Motoring Offences

There are several ways in which we deal with offences:

  • roadside advice
  • driver education courses
  • fixed penalty scheme
  • summons to court.

In both Norfolk and Suffolk, police at the roadside will issue a Traffic Offence Report (TOR) to the person committing the offence. The TOR is then submitted to Central Ticket Office (CTO) who makes the decision as to one of the last three above points. The offer/summons is then sent out in the post.

Fixed Penalty Notices (FPN)

There are two types of FPNs that can be issued:

  • Endorsable (a fixed penalty and penalty points on your driving licence):
    • speeding
    • no insurance
    • using a mobile phone whilst driving
    • travelling through red traffic lights
    • lane hogging and undertaking
    • tyre offences.
  • Non-endorsable (a fixed penalty):
    • failing to wear a seatbelt
    • no MOT
    • tinted windows
    • highway obstructions
    • number plates that do not meet regulations.

These are not the only offences a fixed penalty notice can be issued for, but the most common.

On receipt of a fixed penalty you have two options available to you:

  1. Pay the penalty in full within 28 days. Payments can be made by cheque, postal order or credit/debit card (Switch, Visa, Mastercard, Solo, Visa Debit).
  2. Complete the paperwork requesting a court hearing and return it to the CTO at the details that have been provided with the notice.

When you receive an endorsable fixed penalty, your driving licence must be sent to the Conditional Offer Unit in Southend to check it meets the fixed penalty criteria.  You are now only required to send in the Photocard part of your licence.  Any endorsements are recorded digitally due to the removal of the paper counterpart of the driving licence.

Notice of Intended Prosecution (NIP)

A Notice of Intended Prosecution is issued to the registered keeper of the vehicle suspected of committing certain offences. It has to be sent within 14 days of detection of the alleged offence and has to specify:

  • the nature of the alleged offence
  • date and time the alleged offence happened
  • the place the alleged offence happened.

The offences for which a NIP must be issued are the following:

  • dangerous driving
  • careless and inconsiderate driving
  • leaving a vehicle in a dangerous position
  • dangerous cycling
  • speeding
  • careless and inconsiderate cycling
  • failing to comply with traffic directions of a police officer engaged in the regulation of traffic or at a traffic survey
  • failing to comply with a S.36 Road Traffic Act 1988 sign (e.g. double white line markings)
  • aid and abet any of the above offences.

A NIP does not have to be served if it was verbally given at the time or if the alleged offender was involved in an accident.

You may also receive a requirement to supply the name and address of the driver under section 172 Road Traffic Act 1988.

It is an offence not to comply with the notice, even if you don’t believe that your vehicle was involved, or if you were not the driver at the time. You will need to provide details of the driver at the time or written proof confirming the whereabouts of the vehicle on the date in question if you believe it was not involved.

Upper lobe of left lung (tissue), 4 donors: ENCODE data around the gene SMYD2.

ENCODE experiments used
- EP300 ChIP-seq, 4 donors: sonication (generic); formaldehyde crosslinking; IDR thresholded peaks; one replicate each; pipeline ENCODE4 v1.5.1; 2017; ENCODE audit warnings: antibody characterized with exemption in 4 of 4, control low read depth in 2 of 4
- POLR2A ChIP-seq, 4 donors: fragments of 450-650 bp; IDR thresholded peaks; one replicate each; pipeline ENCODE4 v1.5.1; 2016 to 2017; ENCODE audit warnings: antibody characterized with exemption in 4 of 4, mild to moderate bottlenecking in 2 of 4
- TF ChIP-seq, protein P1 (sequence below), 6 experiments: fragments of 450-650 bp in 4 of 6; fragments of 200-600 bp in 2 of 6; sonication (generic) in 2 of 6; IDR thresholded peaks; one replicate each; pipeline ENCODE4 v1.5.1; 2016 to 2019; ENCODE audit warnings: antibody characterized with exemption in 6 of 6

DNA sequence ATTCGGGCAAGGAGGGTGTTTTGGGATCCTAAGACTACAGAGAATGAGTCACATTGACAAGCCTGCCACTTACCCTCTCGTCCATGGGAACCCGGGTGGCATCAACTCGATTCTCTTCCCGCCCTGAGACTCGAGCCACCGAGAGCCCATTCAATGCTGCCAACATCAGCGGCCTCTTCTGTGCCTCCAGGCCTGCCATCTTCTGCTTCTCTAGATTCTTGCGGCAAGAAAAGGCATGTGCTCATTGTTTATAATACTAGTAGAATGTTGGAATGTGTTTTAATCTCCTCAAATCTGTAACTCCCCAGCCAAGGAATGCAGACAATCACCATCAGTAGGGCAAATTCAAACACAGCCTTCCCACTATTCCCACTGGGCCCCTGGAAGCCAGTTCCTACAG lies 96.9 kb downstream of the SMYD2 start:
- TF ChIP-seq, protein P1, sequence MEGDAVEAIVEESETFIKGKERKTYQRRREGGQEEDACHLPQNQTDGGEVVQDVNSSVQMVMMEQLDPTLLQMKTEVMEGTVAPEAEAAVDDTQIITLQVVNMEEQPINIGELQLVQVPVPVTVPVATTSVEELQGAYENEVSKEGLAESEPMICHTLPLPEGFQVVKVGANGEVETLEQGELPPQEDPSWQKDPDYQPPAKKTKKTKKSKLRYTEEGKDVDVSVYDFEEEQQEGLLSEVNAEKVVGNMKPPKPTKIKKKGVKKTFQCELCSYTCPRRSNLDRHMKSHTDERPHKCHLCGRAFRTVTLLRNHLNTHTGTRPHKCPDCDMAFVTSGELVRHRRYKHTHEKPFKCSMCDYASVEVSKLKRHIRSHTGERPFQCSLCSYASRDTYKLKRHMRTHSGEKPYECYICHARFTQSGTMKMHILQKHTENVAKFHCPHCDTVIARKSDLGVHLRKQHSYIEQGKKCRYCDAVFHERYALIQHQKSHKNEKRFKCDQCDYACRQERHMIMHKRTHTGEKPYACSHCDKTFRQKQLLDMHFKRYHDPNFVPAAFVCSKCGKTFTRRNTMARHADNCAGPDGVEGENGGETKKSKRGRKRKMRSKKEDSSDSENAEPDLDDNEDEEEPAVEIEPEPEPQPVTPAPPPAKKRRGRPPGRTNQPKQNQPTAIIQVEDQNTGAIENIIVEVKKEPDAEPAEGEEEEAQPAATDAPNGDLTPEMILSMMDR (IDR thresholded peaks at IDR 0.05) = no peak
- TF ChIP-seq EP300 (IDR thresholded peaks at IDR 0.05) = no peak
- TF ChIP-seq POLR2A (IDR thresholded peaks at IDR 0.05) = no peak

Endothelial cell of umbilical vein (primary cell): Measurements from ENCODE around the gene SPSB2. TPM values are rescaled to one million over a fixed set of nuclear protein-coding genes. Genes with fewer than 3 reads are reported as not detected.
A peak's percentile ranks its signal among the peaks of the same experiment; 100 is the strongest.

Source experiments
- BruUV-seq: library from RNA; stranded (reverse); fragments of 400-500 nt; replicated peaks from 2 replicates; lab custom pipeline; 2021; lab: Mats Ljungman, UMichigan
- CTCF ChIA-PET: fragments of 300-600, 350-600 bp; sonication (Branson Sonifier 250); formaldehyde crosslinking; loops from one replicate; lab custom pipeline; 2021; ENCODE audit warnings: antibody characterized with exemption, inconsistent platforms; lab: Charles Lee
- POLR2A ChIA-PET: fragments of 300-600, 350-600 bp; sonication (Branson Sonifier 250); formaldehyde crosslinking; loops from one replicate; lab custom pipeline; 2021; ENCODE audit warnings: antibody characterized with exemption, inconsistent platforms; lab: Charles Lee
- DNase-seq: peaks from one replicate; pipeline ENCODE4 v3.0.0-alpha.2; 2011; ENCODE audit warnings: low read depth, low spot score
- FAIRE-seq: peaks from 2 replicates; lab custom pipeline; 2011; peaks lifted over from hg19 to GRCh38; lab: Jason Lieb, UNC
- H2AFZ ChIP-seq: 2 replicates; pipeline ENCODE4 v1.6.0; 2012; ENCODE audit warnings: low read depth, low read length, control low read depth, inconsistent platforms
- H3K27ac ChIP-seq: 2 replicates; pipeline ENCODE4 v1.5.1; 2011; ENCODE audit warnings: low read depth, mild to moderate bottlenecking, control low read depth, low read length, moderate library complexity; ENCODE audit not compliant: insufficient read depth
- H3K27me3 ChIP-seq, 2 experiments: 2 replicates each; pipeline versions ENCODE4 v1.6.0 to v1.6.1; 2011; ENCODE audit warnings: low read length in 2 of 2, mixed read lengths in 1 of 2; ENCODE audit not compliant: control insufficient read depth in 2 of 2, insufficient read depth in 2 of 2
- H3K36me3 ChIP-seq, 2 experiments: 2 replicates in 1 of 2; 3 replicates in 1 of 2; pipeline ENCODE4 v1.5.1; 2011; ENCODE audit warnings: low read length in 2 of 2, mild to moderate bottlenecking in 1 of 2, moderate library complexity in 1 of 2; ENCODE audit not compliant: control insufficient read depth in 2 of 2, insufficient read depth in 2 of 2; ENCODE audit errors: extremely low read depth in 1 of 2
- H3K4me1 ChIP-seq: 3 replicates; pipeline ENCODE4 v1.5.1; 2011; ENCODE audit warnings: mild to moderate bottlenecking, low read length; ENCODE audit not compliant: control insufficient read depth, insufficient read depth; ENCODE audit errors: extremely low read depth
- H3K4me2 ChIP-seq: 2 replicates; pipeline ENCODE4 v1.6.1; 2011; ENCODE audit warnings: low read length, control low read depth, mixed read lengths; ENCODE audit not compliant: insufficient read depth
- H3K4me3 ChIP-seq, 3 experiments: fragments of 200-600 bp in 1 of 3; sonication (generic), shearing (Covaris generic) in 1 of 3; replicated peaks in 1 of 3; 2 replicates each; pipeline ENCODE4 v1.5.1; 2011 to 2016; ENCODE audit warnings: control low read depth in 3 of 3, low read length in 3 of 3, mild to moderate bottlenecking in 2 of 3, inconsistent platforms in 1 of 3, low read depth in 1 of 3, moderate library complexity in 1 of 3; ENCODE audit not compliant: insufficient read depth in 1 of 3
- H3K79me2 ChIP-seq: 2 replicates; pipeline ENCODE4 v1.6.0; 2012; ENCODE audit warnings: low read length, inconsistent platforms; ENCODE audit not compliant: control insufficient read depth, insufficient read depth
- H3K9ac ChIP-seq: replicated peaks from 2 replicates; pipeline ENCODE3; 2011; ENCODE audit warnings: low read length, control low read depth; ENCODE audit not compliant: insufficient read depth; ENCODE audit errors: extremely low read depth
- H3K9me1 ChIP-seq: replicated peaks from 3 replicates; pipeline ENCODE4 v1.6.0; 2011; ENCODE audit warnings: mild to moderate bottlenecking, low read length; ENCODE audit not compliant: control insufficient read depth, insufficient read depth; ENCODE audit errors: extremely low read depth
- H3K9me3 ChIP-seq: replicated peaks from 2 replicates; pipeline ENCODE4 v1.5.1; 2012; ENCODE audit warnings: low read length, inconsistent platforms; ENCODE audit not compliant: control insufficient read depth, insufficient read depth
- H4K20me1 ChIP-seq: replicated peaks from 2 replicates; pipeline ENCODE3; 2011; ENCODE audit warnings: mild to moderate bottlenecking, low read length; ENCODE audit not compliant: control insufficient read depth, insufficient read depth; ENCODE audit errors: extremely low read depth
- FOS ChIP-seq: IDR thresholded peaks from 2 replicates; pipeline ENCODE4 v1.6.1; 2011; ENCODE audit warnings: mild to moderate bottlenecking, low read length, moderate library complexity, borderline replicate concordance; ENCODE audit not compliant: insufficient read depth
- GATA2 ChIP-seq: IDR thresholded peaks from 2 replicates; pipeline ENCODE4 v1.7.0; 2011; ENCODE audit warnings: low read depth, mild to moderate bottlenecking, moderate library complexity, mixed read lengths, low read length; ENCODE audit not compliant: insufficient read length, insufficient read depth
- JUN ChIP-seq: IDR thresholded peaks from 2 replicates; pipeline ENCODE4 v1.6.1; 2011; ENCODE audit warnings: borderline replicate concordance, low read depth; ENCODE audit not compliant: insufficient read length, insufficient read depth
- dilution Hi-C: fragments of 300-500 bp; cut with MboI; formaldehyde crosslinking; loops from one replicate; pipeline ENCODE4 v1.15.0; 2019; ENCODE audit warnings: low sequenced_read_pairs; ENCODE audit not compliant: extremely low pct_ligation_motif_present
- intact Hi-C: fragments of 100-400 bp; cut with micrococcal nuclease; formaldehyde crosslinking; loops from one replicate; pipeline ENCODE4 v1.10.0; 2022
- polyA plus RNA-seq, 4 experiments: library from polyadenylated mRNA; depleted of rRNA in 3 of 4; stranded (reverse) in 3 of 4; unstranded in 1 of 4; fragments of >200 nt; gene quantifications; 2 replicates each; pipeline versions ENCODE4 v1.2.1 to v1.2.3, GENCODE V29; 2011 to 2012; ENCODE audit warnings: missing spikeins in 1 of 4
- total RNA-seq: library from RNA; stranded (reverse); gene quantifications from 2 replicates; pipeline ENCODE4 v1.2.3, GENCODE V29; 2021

Please Note: Failure to respond to a NIP may render you liable for prosecution under Section 172 of the Road Traffic Act 1988.

Seizure of vehicles

S.59 Police reform Act 2002

Certain anti-social driving offences can now be dealt with by Section 59 of the Police Reform Act. This will apply if you are:

  • driving in a careless or inconsiderate manner
  • driving on common land, a footpath or bridle way or any land which is not part of a road
  • driving in a manner which is causing, or is likely to cause alarm, distress or annoyance to members of the public.

Then a Section 59 warning can be issued to you. This warning is placed against both the driver and the vehicle and lasts for 12 months.

If the driver of the vehicle or the vehicle with the warning issued to it is then seen driving in any of those conditions again in the next 12 months the vehicle can be seized and, if not collected after paying for recovery and storage costs, it could be sold on or crushed.

 This is not an alternative to the penalties that can be received for the actual offence committed i.e.  penalty points, fines and disqualifications.

S.165A Road Traffic Act 1988

Anyone driving a motor vehicle on a road can have their vehicle seized under Section 165A if driving with:

  • no insurance
  • no driving licence (otherwise than in accordance with a licence).

The vehicle is taken immediately by a recovery company working within the scheme. To retrieve the vehicle, a valid driving licence, proof of ownership and insurance has to be produced and the recovery and storage costs paid. After 14 days the vehicle can be sold on or crushed.

The original offence is still dealt with, which can attract penalty points, fine or disqualification.